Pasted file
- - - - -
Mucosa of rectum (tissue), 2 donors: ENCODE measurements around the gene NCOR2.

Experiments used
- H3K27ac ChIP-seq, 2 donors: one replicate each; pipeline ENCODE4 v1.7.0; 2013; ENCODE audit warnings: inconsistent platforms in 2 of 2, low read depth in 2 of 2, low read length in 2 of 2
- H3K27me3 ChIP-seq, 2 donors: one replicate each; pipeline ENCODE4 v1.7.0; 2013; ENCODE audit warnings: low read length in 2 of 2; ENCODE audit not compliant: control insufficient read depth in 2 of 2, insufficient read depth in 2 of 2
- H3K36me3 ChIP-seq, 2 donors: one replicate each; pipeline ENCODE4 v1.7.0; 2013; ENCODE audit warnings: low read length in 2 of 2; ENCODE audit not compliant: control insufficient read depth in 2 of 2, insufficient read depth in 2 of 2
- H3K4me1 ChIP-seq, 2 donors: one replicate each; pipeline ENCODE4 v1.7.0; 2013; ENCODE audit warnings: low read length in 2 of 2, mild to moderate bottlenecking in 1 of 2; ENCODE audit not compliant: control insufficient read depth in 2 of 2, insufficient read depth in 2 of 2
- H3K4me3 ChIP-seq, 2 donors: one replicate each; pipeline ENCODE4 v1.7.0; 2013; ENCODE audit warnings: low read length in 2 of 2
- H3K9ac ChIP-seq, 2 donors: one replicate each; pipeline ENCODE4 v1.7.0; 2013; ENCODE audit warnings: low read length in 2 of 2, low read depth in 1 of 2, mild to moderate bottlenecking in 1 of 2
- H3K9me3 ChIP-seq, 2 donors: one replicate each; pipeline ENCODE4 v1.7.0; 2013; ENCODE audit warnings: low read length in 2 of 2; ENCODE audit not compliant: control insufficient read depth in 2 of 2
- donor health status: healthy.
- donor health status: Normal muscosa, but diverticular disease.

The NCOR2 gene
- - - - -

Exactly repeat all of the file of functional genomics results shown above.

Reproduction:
Mucosa of rectum (tissue), 2 donors: ENCODE measurements around the gene NCOR2.

Experiments used
- H3K27ac ChIP-seq, 2 donors: one replicate each; pipeline ENCODE4 v1.7.0; 2013; ENCODE audit warnings: inconsistent platforms in 2 of 2, low read depth in 2 of 2, low read length in 2 of 2
- H3K27me3 ChIP-seq, 2 donors: one replicate each; pipeline ENCODE4 v1.7.0; 2013; ENCODE audit warnings: low read length in 2 of 2; ENCODE audit not compliant: control insufficient read depth in 2 of 2, insufficient read depth in 2 of 2
- H3K36me3 ChIP-seq, 2 donors: one replicate each; pipeline ENCODE4 v1.7.0; 2013; ENCODE audit warnings: low read length in 2 of 2; ENCODE audit not compliant: control insufficient read depth in 2 of 2, insufficient read depth in 2 of 2
- H3K4me1 ChIP-seq, 2 donors: one replicate each; pipeline ENCODE4 v1.7.0; 2013; ENCODE audit warnings: low read length in 2 of 2, mild to moderate bottlenecking in 1 of 2; ENCODE audit not compliant: control insufficient read depth in 2 of 2, insufficient read depth in 2 of 2
- H3K4me3 ChIP-seq, 2 donors: one replicate each; pipeline ENCODE4 v1.7.0; 2013; ENCODE audit warnings: low read length in 2 of 2
- H3K9ac ChIP-seq, 2 donors: one replicate each; pipeline ENCODE4 v1.7.0; 2013; ENCODE audit warnings: low read length in 2 of 2, low read depth in 1 of 2, mild to moderate bottlenecking in 1 of 2
- H3K9me3 ChIP-seq, 2 donors: one replicate each; pipeline ENCODE4 v1.7.0; 2013; ENCODE audit warnings: low read length in 2 of 2; ENCODE audit not compliant: control insufficient read depth in 2 of 2
- donor health status: healthy.
- donor health status: Normal muscosa, but diverticular disease.

The NCOR2 gene